“This is not a time for politics. Lives are on the line. This is a life or death situation,” said Jonathan Williams with the United Food & Commercial Workers International Union Local 27 that represents workers at two Delaware poultry plants. “It’s completely inappropriate to put profits or politics before peoples’ lives.”
While people with COVID-19 symptoms are being told to shelter at home for up to 14 days, some essential workers are being told they can continue working until it’s confirmed they have the virus that has killed more than 65,000 Americans.
Guidance issued by the U.S. Centers for Disease Control and Prevention in late April states that meat and poultry processing workers may be permitted to work following potential exposure to the novel coronavirus — “provided they remain asymptomatic and additional precautions are implemented to protect them and the community.”
An employee at Mountaire Farms’ Selbyville processing plant said that while management has stepped up protections in recent weeks, it’s too little too late.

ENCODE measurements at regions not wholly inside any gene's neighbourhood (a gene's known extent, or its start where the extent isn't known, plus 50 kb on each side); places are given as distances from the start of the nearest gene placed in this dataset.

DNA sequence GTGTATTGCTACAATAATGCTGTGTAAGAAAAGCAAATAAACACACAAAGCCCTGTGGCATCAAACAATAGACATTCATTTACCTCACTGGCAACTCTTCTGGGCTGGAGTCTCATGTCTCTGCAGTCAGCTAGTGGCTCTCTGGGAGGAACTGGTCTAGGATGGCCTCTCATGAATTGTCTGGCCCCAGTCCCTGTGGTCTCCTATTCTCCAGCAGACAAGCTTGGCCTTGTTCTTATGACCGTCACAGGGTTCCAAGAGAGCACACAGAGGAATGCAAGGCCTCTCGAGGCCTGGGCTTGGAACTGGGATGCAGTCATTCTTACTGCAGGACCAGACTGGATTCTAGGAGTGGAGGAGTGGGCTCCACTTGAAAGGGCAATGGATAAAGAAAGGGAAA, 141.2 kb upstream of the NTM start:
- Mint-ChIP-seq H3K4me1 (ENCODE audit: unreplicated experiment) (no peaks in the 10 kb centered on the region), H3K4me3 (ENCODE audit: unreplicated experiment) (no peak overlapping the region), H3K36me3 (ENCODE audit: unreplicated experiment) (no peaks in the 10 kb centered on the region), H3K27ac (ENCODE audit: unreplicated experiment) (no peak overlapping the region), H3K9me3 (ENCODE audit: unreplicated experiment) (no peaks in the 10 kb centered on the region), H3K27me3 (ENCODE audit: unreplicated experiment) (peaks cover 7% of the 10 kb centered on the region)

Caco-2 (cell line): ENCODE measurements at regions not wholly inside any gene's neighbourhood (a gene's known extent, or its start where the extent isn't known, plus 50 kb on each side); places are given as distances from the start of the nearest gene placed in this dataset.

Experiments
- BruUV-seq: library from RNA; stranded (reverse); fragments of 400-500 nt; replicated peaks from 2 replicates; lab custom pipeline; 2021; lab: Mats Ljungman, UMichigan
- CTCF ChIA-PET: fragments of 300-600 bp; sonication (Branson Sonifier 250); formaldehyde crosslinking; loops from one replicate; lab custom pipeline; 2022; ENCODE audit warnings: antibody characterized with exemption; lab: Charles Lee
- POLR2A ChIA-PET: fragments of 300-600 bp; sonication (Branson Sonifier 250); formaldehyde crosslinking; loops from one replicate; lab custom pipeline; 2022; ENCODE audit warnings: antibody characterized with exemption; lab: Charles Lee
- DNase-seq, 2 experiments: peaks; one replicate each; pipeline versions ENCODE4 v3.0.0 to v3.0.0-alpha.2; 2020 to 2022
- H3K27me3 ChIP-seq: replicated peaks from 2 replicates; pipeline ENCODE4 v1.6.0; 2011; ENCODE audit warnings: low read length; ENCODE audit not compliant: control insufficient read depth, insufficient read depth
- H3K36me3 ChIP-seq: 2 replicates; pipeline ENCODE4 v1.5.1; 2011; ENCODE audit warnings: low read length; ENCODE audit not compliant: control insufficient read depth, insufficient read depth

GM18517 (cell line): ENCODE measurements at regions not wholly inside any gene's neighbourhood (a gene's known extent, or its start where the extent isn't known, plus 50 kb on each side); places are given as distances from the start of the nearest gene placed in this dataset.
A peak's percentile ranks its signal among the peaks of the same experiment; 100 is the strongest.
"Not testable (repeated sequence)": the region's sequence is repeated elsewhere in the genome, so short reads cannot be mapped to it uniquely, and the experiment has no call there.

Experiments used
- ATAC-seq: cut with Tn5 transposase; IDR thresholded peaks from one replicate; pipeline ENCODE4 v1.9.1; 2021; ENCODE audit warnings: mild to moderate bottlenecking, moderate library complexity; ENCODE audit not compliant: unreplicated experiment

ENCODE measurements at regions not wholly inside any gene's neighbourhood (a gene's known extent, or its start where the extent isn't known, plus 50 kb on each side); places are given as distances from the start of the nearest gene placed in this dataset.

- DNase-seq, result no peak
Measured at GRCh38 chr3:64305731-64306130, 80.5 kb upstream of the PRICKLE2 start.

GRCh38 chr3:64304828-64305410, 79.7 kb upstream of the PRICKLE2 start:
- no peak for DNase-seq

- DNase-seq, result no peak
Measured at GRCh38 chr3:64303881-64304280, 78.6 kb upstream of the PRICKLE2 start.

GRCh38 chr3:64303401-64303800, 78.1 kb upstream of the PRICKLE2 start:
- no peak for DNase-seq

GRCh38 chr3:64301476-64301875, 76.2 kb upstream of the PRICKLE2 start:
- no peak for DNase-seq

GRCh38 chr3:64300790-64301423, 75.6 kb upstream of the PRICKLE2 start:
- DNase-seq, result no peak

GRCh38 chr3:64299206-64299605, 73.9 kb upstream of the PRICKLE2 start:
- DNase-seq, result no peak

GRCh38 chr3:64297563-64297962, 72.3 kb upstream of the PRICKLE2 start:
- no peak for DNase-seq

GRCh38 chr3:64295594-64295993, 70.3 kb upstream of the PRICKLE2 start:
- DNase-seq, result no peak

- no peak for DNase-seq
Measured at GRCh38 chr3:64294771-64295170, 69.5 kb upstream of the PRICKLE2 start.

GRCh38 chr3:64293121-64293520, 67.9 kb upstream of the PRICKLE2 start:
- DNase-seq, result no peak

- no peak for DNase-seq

“We’ve never been 6 feet away from each other,” said the employee, who asked not to be named out of fear of retaliation. “It’s not going to be perfect, but what bothers me – and I’m sure it bothers all the other employees there – they did this way too late, after people had been getting sick.”
Within the last month or so, the employee said, Mountaire installed plastic dividers between employees on processing lines. Company officials said they’ve also been taking temperatures and sending feverish employees home, made face masks and face shields mandatory at processing plants, increased cleaning and sanitation efforts, and expanded sick leave policies and implemented pay raises for hourly staff, among other efforts.